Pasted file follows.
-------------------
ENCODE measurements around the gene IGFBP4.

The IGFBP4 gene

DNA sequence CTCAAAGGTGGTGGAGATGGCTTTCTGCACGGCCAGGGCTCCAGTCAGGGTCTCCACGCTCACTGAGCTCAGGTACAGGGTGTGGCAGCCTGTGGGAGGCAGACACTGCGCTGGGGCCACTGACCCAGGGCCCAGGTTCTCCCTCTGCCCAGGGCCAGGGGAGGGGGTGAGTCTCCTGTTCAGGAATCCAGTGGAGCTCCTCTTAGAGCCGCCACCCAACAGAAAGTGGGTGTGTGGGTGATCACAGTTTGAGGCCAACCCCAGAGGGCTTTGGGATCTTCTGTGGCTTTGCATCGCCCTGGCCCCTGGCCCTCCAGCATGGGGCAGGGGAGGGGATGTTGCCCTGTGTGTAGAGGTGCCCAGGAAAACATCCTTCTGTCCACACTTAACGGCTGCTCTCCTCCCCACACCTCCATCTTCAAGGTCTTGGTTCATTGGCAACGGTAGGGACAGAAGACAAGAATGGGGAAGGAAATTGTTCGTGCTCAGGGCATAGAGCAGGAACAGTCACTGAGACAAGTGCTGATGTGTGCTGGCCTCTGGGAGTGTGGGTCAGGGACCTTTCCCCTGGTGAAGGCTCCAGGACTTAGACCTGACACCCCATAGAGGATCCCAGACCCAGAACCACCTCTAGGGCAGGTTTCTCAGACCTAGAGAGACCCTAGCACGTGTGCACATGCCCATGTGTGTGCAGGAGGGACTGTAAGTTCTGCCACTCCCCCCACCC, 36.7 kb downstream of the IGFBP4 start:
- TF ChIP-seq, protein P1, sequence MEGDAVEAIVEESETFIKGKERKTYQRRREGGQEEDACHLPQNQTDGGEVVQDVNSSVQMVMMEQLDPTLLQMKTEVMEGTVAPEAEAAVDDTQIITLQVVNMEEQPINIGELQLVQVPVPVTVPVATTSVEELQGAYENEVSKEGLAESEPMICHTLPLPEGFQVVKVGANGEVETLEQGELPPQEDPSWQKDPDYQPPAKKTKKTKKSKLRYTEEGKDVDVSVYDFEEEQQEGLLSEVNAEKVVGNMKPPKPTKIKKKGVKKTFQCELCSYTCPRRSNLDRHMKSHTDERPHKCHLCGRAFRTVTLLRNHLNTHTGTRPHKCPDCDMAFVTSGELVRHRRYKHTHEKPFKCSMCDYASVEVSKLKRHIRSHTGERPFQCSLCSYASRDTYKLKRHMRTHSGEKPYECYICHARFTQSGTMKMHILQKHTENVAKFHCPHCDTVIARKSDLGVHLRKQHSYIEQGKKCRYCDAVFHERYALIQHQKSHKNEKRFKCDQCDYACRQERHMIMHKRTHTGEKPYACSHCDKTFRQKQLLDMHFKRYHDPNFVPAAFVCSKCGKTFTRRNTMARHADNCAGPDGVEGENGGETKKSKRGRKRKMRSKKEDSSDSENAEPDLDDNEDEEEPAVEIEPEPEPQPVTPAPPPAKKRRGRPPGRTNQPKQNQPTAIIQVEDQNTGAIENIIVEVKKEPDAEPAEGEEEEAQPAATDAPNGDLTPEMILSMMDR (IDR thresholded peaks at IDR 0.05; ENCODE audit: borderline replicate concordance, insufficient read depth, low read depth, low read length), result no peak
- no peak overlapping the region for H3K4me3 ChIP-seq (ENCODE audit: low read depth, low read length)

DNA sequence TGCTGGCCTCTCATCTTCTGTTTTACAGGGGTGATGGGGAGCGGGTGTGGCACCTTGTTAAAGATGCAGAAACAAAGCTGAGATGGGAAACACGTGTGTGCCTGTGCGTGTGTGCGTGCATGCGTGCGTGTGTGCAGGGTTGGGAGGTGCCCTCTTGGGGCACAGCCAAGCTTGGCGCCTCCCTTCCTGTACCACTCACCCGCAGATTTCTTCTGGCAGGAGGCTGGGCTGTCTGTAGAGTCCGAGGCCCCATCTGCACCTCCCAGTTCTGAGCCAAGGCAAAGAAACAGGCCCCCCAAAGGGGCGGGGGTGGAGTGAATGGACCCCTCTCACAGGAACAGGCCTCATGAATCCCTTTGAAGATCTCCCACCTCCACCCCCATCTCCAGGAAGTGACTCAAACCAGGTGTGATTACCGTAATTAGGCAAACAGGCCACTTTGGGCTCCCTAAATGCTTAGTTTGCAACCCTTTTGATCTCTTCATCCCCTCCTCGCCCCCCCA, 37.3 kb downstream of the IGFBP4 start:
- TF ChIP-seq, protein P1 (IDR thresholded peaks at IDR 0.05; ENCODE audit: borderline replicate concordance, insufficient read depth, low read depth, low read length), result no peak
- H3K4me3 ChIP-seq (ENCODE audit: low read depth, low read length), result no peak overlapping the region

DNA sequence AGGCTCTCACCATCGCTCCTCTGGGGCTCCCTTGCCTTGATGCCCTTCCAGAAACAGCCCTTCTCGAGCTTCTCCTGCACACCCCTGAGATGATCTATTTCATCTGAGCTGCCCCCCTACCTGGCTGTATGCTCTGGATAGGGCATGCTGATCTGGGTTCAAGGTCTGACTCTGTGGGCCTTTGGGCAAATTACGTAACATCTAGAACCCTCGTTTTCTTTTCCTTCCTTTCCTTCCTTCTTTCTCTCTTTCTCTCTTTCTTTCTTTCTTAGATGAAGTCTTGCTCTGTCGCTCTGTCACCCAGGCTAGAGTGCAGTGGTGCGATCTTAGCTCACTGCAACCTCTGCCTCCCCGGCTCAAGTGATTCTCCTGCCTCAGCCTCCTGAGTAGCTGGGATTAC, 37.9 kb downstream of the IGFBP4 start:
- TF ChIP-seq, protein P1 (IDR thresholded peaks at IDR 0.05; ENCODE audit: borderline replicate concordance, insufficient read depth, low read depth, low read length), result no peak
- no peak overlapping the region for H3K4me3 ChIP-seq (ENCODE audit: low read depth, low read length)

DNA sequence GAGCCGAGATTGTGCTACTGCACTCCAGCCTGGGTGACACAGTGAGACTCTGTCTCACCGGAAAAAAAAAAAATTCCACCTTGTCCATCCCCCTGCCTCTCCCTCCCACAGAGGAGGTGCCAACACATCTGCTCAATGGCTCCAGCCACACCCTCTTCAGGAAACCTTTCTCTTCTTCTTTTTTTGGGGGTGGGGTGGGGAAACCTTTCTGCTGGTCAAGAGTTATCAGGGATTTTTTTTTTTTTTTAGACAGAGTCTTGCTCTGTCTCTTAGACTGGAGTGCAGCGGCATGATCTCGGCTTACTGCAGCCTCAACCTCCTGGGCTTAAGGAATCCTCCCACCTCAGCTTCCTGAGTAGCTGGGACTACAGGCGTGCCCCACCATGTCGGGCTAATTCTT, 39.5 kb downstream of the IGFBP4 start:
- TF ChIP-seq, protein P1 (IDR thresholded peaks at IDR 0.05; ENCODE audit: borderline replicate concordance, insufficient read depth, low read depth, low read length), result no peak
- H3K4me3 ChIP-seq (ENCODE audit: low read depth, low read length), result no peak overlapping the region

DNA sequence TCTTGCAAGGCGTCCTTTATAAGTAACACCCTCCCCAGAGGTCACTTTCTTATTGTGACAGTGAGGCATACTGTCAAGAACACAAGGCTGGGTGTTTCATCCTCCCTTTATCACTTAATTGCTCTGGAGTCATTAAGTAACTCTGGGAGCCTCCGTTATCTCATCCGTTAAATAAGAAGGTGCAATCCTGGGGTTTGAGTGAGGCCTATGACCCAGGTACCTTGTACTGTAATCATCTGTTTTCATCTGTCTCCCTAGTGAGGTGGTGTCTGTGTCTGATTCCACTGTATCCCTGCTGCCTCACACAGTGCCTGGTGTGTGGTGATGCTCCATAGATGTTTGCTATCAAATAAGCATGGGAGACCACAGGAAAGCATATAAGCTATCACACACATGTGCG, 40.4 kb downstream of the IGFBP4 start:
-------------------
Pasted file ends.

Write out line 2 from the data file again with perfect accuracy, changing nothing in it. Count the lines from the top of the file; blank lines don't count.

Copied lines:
The IGFBP4 gene